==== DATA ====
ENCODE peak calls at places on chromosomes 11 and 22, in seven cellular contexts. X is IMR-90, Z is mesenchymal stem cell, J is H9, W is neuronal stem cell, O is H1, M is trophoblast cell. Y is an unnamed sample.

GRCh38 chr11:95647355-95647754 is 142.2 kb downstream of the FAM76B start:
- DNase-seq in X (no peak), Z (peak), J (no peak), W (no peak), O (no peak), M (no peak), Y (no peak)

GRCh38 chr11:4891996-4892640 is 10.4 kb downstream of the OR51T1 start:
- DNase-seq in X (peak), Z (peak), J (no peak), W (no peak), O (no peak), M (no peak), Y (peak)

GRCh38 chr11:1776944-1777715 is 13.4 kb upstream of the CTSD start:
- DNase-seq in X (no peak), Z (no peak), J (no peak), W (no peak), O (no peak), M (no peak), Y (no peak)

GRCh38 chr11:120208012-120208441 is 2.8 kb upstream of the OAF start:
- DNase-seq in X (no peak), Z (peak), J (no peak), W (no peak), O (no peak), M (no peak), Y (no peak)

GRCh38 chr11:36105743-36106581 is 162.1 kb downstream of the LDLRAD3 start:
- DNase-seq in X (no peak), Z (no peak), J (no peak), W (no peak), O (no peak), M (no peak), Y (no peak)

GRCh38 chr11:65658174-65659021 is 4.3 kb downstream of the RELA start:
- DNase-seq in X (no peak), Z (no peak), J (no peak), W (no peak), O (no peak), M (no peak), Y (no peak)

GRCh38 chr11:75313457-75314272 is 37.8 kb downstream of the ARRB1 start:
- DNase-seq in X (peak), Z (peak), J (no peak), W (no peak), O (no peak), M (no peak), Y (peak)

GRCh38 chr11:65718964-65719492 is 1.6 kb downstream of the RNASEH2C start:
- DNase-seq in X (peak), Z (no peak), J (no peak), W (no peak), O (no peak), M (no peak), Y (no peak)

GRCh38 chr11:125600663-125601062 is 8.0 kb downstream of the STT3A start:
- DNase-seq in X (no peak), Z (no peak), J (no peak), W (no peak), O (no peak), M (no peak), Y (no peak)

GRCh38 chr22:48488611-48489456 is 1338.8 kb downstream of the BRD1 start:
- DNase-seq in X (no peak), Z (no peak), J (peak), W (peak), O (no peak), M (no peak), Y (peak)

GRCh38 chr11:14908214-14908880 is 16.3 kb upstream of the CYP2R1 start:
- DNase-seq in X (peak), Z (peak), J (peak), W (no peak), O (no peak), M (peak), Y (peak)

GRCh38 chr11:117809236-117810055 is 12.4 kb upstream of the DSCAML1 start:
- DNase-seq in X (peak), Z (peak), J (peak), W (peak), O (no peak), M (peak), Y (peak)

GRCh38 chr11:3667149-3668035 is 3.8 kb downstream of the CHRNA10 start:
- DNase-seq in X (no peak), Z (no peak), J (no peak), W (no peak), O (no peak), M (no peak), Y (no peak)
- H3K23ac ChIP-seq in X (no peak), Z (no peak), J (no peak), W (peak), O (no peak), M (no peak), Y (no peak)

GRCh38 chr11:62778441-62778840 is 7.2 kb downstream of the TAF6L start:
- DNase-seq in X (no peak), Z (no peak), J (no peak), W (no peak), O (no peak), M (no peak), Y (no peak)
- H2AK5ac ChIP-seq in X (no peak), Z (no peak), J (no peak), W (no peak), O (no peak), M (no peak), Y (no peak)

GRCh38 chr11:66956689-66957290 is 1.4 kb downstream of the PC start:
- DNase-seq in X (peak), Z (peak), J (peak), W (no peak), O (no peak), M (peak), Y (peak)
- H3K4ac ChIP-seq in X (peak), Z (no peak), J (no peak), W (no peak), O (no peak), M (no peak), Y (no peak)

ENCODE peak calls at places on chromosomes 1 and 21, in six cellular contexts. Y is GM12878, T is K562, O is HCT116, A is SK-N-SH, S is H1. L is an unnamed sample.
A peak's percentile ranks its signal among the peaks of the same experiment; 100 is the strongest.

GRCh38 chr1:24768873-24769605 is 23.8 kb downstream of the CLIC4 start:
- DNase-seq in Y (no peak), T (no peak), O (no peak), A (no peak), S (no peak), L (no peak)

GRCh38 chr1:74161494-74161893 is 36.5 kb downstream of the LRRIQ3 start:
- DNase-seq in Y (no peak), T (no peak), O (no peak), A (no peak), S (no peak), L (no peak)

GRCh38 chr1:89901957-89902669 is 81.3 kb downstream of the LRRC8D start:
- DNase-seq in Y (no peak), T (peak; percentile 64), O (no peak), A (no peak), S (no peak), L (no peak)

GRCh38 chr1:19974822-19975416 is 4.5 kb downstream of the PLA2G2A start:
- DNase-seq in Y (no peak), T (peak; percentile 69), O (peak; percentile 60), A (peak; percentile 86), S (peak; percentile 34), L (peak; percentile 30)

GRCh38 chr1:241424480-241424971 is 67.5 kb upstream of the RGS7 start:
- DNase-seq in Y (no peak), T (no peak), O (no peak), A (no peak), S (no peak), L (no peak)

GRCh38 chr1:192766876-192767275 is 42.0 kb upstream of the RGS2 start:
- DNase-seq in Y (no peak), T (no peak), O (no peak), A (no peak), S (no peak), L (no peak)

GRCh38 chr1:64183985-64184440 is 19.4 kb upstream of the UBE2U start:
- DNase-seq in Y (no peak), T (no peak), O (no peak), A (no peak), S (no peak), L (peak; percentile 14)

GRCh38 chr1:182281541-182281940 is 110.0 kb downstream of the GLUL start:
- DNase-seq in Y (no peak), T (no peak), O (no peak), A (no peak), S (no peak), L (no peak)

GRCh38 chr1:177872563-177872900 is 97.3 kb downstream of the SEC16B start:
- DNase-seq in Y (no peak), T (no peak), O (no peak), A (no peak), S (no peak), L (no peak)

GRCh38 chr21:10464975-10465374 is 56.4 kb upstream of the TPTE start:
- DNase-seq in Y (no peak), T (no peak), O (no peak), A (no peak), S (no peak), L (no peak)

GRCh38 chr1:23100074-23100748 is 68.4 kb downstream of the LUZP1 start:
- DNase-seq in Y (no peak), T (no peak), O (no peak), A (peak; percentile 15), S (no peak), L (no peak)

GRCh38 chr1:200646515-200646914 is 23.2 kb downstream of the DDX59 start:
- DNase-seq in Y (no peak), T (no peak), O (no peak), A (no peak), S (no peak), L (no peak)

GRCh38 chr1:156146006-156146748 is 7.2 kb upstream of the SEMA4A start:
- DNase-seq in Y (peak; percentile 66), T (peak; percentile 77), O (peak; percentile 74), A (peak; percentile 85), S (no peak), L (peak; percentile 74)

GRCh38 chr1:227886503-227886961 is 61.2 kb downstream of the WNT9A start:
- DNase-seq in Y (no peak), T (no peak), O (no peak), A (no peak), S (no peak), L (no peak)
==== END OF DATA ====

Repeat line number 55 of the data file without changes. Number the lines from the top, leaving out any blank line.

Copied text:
GRCh38 chr21:10464975-10465374 is 56.4 kb upstream of the TPTE start: